Megatrend Urbanisation

August 09, 2018 | Article from Katrin de Louw

Although internet sales of furniture and furnishings will continue to grow, the demand for individual advice and solutions is rising. On average, people will spend more money on furnishings per square metre because they have to optimise the available space ...


K atrin de Louw is an interior designer and owner of Trendfilter – Designzukunft für Möbel und Materialien. She is also the owner and initiator of Servicepoint A30, a material trend forum situated on the A30 motorway in Germany. In 2017, she oversaw for the fourth time the major materials and surfaces exhibition at the Materials & Nature Piazza at the Interzum trade fair. She is considered a leading expert on trends in the furniture and furnishings industry in German-speaking countries, and also writes for international trade magazines. In our interview, Katrin de Louw talks about urbanisation and what it means for the furniture trade.

Katrin, urbanisation is a hot topic right now. What exactly is it all about?
Katrin de Louw:Urbanisation describes the global megatrend that is seeing more and more people moving from the country to cities, with the result that rural areas are increasingly thinning out. Around 75 percent of Germans currently live in cities, and 30 percent live in large cities with more than 100,000 residents. That’s above the EU average. As a rule, large cities are growing. Some small cities are really struggling, and others are even shrinking. There’s a huge amount of variation and it’s very dependent on things like the local labour market.

What does that mean for housing in cities?
Katrin de Louw: There’s already a shortage of housing in cities, and rents are horrendously overpriced. And then you’ve got the idea of biophilia, which is where people want to be close to nature, despite living in an urban area. So the little free space that is available has to compete with urban agricultural projects. Policymakers advise cities to grow “inwards” so that there is at least space for recreational areas on the periphery. As a result, residential buildings are springing up wherever they can – in old factories, in disused production halls, schools and churches, on rooves and in the narrowest of empty lots.

Are these homes as we know them? With a kitchen, bedroom and bathroom?
Katrin de Louw: No, absolutely not. The way we live is essentially being reinvented – as micro-flats and tiny houses. We’re also seeing a lot of new communal living projects, where people live together and share a lot of rooms. The residents think hard about why they actually need a private refuge because it’s very expensive. If I can afford a two-room flat, then it’s divided into an active part and a passive part – or, as I also like to put it, into a noisy room and a quiet room. Room functions are merging, and so are furniture functions. If I only have one room in which I entertain guests, cook and work, then traditional lounge, kitchen and office furniture doesn’t exist for me anymore. People need individual and multifunctional solutions.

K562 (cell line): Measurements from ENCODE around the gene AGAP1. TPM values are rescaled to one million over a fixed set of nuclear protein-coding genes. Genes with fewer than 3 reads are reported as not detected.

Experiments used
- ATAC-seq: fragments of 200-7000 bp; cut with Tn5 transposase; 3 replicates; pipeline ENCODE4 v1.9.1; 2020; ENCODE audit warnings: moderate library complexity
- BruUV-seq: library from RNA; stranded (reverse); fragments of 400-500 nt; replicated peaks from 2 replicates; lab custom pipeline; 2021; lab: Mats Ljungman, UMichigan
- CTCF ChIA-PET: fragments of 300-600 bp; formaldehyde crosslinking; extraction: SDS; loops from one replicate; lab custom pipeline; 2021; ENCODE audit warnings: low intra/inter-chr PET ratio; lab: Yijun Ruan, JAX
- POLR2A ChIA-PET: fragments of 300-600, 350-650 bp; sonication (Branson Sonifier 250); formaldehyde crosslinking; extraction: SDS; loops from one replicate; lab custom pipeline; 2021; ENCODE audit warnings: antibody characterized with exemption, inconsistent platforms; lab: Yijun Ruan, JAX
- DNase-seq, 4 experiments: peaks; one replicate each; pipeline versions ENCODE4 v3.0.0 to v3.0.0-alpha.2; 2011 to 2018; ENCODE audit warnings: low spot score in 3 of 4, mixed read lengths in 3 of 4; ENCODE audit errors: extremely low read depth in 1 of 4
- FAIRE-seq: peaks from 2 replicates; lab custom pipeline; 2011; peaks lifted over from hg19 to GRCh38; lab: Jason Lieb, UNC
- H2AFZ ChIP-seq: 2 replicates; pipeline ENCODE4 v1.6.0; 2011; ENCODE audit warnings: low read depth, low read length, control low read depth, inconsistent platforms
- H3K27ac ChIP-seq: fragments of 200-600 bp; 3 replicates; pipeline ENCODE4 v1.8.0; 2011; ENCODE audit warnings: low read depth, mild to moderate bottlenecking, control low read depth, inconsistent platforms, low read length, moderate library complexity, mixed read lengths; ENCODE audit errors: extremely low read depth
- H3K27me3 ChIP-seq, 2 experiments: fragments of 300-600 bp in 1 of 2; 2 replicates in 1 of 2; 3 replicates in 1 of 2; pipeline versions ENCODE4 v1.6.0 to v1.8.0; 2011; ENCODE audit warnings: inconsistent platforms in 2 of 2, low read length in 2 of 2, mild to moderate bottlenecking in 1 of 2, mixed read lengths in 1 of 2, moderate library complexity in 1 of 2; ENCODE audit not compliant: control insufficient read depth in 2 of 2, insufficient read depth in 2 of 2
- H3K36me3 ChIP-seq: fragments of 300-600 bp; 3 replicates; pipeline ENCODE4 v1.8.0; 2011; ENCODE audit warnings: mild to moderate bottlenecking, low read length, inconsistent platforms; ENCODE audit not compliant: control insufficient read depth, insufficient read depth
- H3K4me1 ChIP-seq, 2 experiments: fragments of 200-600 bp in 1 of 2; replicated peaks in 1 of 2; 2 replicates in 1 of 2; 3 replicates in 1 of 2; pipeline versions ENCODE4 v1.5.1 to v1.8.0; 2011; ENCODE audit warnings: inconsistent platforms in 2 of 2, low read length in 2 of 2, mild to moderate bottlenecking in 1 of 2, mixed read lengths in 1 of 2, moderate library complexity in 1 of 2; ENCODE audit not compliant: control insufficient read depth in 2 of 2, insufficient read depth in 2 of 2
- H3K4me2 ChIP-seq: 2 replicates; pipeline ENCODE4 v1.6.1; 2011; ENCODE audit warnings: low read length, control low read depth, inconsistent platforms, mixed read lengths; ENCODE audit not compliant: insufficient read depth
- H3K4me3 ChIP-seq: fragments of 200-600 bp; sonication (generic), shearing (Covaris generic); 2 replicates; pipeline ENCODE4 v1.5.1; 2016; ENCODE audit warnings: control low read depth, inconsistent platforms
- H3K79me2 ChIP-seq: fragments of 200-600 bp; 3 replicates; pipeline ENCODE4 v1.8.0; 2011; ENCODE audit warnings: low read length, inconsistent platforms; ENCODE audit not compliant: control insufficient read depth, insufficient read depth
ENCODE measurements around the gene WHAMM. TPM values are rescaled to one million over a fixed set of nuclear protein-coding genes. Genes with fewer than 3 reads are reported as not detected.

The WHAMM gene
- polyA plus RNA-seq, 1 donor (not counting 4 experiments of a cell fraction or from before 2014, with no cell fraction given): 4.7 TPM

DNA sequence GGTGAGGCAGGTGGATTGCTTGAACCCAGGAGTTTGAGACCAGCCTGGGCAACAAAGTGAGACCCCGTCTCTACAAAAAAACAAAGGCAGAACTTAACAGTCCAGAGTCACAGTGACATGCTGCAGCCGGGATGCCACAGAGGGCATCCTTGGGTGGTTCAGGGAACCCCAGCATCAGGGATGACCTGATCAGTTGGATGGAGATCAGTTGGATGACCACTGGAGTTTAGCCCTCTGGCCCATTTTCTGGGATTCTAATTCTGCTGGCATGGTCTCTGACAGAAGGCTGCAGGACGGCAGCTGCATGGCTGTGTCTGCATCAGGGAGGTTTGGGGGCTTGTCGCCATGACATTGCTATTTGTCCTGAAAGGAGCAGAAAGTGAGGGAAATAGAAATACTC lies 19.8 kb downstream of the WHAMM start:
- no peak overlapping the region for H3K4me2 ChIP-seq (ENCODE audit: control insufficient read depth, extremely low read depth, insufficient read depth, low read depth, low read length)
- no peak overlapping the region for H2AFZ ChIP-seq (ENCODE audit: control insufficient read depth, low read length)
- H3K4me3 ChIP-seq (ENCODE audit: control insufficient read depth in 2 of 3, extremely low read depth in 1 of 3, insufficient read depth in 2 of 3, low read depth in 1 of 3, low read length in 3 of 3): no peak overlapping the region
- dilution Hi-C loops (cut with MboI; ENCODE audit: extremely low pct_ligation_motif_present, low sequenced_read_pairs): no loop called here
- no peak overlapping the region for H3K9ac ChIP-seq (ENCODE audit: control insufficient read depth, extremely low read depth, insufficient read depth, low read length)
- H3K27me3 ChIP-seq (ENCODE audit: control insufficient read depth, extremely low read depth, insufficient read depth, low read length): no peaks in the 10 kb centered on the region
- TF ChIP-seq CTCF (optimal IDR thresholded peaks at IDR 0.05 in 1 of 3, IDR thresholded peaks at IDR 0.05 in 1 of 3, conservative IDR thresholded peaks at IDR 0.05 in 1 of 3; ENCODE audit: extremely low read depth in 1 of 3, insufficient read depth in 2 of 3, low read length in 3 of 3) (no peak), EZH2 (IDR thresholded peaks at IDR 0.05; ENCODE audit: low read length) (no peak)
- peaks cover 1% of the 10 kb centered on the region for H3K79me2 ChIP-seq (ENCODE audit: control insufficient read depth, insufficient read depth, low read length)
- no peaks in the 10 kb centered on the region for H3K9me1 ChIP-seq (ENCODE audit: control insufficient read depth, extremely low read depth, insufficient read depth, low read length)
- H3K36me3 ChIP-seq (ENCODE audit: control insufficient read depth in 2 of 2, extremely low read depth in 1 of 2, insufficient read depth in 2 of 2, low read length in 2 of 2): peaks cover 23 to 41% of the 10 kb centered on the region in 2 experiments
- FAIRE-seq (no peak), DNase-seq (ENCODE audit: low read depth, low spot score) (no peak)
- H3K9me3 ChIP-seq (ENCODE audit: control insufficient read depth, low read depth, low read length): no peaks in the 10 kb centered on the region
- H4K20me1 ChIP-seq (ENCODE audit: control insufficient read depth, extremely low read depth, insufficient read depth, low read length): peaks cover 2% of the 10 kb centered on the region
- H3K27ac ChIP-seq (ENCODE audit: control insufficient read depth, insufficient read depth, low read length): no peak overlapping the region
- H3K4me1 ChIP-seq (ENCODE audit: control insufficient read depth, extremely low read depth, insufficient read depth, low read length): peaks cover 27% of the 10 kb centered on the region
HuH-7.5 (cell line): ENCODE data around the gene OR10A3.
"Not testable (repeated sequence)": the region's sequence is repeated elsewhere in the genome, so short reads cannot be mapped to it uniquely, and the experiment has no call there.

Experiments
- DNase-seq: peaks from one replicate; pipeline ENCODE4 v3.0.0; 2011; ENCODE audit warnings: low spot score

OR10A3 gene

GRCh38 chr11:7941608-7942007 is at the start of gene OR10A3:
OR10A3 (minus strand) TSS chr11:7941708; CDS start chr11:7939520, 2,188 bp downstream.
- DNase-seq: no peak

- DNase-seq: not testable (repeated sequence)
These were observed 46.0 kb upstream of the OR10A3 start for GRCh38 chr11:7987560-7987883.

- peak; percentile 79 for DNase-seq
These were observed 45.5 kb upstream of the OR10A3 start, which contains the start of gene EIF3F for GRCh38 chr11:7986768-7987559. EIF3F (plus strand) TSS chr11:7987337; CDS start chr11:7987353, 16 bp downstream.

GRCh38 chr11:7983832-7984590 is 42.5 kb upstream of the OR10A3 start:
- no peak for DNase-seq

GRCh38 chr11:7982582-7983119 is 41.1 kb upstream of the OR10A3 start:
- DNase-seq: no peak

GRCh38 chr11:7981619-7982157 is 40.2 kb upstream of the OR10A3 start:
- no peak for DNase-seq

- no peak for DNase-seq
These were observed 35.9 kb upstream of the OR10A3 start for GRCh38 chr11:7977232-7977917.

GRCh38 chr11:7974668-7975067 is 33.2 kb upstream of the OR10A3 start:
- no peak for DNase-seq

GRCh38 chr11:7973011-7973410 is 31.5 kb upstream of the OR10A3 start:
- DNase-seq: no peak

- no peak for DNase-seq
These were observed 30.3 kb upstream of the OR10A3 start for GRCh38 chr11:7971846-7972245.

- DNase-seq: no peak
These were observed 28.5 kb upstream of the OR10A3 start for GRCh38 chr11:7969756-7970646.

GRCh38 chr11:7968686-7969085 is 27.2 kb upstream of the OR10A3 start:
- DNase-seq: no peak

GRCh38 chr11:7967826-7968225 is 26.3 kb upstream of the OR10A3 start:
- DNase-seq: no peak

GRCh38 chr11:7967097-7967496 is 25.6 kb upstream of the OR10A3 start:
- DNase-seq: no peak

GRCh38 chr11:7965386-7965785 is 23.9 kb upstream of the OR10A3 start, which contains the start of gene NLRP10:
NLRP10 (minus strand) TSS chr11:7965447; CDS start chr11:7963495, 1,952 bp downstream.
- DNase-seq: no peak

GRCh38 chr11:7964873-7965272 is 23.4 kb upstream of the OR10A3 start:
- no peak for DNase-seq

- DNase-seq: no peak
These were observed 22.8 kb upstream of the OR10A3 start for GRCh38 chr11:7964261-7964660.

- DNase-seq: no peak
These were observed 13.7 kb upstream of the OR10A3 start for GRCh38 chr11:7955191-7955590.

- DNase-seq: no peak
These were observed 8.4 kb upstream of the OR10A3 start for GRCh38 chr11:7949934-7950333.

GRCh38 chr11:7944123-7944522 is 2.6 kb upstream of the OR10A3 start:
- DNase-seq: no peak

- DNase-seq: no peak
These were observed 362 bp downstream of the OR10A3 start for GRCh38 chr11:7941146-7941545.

We’ve all seen those micro-flats where they’ve installed shelves up to the ceiling just to create some kind of storage space. That’s completely unsuitable for older people. How does this trend fit in with the demographic change?
Katrin de Louw: You’re absolutely right to ask that question, and it poses a major challenge for tomorrow’s furnishers. Planners will have to design micro-flats that are also suitable for elderly residents. We must not make the mistake of dismissing these kinds of homes as being just for young people and students. Many older people currently enjoy living alone while benefiting from the advantages of the city, its good connections and amenities.

What does this all mean for the furniture trade?
Katrin de Louw: Although internet sales of furniture and furnishings will continue to grow, the demand for individual advice and solutions is rising. On average, people will spend more money on furnishings per square metre because they have to optimise the available space. For this, they will need planning, delivery and assembly services. But furnishing will also increasingly become an issue for architects because clients will often ask for solutions during the construction stage itself. If the industry can respond to this and make flexible solutions possible, the trade could increasingly serve architects well. In addition, we need to stop thinking so much in terms of separate rooms. Furniture stores will also have to embrace a more open structure to show off their flexible, multifunctional and multi-room products.

But a lot of stand-alone furniture items are still being sold. Will the shortage of living space mean that these also become smaller?
Katrin de Louw: A lot of them will, yes. Around a third of all households in Europe are one-person households. In Paris, it’s as high as 50 percent. Germany has 16.8 million single households. That means there’s a very big demand for one-person furniture and flexible additions for when guests pay a visit. With modern shared homes, the exact opposite is happening: They need huge items of furniture that can accommodate a lot of people – this applies to things like sofas and dining tables, for instance. It’s also important that furniture is multigenerational. We need universal design – furniture and furnishings made to be used by people of any age.